The bottom line: One of the best things you can do to help your child thrive is to increase the amount of fiber he consumes. (There’s even a bonus: His health will benefit from the many other important nutrients that most fiber-rich foods have.) Begin slowly, nutritionists say, since it takes time for the digestive system to adapt to extra roughage. Too much too quickly can cause gas and bloating. Also encourage your child to drink more fluids, especially water.

Here’s how the experts suggest increasing the amount of fiber in your child’s diet:

Serve more fruits and vegetables.

Foods that come from plants, including fruits, vegetables, legumes, and whole grains, are the only sources of dietary fiber. Experts recommend aiming for at least 2 to 5 cups of fruits and vegetables a day. All produce isn’t equally rich in fiber, though. Some of the standouts are artichokes, avocados, dried fruits, okra (not exactly a favorite of most kids), baked potatoes with the skin, pears, and carrots. Concentrate on the ones your child likes.

Avoid peeling produce.

The skin and membranes of apples, pears, potatoes, and many other fruits and veggies are where most of the fiber is, so resist your child’s entreaties to peel things — unless he really won’t eat them otherwise. Just be sure to rinse produce thoroughly before serving. If you’re concerned about pesticide residue and can afford organic produce, that’s a fine option (but you should still rinse it well, as many people may have touched it since it left the tree or bush, and it may not be totally pesticide-free).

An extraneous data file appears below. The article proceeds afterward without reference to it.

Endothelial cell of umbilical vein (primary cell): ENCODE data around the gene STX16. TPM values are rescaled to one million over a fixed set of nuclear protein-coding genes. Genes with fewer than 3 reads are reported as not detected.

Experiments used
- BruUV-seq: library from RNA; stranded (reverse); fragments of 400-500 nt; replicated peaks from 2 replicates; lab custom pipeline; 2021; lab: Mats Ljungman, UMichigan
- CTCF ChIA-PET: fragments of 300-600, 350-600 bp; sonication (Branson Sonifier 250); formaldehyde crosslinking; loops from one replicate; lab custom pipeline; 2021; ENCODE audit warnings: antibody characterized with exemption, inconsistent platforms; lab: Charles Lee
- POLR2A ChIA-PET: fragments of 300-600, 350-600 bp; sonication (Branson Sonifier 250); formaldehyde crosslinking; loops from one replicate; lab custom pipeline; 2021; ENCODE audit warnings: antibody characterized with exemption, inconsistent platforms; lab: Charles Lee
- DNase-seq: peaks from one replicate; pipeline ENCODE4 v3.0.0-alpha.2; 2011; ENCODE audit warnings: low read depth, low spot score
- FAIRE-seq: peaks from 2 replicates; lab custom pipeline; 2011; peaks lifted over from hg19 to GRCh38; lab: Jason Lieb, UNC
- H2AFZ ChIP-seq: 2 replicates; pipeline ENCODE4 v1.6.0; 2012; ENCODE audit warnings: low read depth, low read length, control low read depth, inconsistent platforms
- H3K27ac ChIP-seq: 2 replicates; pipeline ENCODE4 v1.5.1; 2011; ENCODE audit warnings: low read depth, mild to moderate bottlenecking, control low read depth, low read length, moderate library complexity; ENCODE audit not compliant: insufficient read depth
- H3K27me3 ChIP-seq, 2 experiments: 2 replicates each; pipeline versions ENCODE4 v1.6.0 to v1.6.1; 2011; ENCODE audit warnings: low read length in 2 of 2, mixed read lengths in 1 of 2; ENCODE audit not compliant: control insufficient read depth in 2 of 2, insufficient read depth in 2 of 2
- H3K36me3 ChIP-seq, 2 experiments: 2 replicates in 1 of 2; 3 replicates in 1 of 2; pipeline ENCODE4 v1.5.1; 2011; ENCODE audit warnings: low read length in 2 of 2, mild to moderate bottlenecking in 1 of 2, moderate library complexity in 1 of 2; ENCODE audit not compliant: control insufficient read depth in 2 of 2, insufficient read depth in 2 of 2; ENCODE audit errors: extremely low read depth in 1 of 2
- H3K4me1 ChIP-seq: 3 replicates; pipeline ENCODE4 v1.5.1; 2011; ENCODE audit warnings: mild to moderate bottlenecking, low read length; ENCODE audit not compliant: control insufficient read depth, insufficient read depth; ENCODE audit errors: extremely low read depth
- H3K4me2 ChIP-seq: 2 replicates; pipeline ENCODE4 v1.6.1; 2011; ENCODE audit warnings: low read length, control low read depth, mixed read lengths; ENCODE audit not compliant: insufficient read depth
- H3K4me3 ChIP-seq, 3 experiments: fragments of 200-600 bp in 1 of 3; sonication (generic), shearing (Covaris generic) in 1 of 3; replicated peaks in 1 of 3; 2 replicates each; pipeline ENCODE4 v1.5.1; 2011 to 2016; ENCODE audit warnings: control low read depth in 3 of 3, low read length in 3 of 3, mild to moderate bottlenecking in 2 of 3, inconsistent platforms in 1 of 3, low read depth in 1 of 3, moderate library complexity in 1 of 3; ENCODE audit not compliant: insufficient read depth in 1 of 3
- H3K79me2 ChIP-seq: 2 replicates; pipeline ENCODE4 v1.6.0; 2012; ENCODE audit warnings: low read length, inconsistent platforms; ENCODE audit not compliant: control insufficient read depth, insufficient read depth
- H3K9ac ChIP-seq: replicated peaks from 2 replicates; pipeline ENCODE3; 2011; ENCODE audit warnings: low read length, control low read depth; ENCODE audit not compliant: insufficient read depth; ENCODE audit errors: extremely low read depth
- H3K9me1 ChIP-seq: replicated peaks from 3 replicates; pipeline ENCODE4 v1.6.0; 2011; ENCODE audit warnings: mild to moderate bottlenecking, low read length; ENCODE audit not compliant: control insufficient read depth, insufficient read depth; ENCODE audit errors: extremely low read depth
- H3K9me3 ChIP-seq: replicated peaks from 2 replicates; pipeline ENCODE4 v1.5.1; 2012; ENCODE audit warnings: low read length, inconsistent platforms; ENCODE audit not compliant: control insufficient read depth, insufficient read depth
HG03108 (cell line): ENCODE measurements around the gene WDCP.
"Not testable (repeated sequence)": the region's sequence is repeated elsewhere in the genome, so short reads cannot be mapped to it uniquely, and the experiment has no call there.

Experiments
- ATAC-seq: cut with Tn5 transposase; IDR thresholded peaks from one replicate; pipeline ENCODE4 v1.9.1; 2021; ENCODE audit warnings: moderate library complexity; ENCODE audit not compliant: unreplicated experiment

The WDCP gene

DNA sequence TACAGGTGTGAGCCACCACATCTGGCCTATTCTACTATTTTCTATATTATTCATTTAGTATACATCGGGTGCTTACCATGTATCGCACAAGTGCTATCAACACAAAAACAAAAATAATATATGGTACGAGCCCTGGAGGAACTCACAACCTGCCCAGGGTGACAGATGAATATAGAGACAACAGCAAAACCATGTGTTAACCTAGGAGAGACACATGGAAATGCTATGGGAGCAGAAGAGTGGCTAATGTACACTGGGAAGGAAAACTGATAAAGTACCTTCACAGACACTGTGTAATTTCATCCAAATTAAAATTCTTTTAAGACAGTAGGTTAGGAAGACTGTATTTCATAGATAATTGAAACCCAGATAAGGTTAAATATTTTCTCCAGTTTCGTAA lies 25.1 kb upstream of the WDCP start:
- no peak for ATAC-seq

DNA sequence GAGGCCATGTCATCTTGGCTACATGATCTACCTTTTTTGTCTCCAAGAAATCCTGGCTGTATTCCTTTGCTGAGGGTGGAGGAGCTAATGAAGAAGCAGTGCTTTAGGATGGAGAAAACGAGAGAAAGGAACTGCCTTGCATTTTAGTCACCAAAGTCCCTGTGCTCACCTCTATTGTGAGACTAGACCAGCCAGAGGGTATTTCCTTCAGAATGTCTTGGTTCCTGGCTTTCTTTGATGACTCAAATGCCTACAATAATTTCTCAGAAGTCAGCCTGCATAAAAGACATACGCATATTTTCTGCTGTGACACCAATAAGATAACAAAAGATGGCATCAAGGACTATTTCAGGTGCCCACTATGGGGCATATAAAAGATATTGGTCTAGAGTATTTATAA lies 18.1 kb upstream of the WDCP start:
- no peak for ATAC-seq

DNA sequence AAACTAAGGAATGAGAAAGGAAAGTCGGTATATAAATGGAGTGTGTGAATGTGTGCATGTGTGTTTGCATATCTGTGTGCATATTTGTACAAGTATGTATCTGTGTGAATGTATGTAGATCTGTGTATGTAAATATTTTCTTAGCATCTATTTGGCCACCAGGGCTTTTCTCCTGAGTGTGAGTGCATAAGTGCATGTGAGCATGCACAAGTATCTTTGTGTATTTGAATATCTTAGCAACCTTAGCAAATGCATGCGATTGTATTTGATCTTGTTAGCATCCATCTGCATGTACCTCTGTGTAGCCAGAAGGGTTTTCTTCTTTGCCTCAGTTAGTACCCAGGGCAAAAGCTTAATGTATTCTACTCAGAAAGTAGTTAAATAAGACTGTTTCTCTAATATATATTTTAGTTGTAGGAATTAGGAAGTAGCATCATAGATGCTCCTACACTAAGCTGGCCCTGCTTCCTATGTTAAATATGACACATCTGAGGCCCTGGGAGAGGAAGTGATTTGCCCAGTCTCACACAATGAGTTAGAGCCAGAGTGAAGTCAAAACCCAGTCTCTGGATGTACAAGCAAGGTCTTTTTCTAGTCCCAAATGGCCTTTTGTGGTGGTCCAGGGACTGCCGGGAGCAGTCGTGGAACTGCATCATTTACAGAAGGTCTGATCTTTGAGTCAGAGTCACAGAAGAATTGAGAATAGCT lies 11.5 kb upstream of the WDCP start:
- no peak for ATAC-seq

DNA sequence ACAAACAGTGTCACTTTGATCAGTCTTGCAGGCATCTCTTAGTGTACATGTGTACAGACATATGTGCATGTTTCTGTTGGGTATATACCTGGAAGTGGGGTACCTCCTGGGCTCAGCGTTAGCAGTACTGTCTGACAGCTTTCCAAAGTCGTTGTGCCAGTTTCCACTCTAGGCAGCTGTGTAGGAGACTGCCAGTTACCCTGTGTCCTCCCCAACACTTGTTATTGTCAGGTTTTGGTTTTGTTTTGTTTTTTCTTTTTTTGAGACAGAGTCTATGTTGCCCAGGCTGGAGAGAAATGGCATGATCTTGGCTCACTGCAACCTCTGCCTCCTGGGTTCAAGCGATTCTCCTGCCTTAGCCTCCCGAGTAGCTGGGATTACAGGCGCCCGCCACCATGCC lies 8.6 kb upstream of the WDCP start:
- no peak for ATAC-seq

Serve vegetables raw or lightly cooked.

Many kids prefer veggies when they’re crunchy. Serve your child’s favorites — carrots, celery, cauliflower, broccoli — alongside salsa or low-fat salad dressing for dipping. When cooking veggies, it’s best to microwave them in a small amount of water or steam them briefly so they retain most of their nutrients. Nevertheless, if your child will eat his broccoli only if it’s mushy, then you know what to do: Make it mushy. He may gradually accept lesser degrees of mush. If you want to boost his enthusiasm about vegetables in general, make it a family project to cultivate a veggie garden. He’ll be excited to see the snow peas he grew arrayed on his dinner plate.


Choose whole grain cereals and breads.

Whole grains contain significantly more fiber than do processed grains. They’re also good sources of vitamin E, B vitamins including folic acid, and other important nutrients. One of the most quick and healthful breakfasts you can fix for your child is whole grain cereal with reduced-fat milk; read labels to find a brand that delivers at least 5 grams of fiber per serving and isn’t loaded with sugar. For even more fiber, vitamins, and minerals, top it off with raisins or sliced strawberries. When shopping for bread, don’t rely on appearance: You may think that the more brown the bread looks, the more whole grain it contains. But some brown loaves simply have added food coloring. Furthermore, a stamp reading “wheat bread” doesn’t mean whole wheat and even a loaf labeled “whole wheat” may mix in more refined flour than you want. It’s wise, therefore, to read the fine print, seeing whether ingredients high in the list include whole wheat flour, dark rye flour, rolled oats, oat bran, or wheat germ. Just one slice of a wholesome grainy bread from the health food store may contain as much as 4 grams of fiber.

Pull a pasta switcheroo.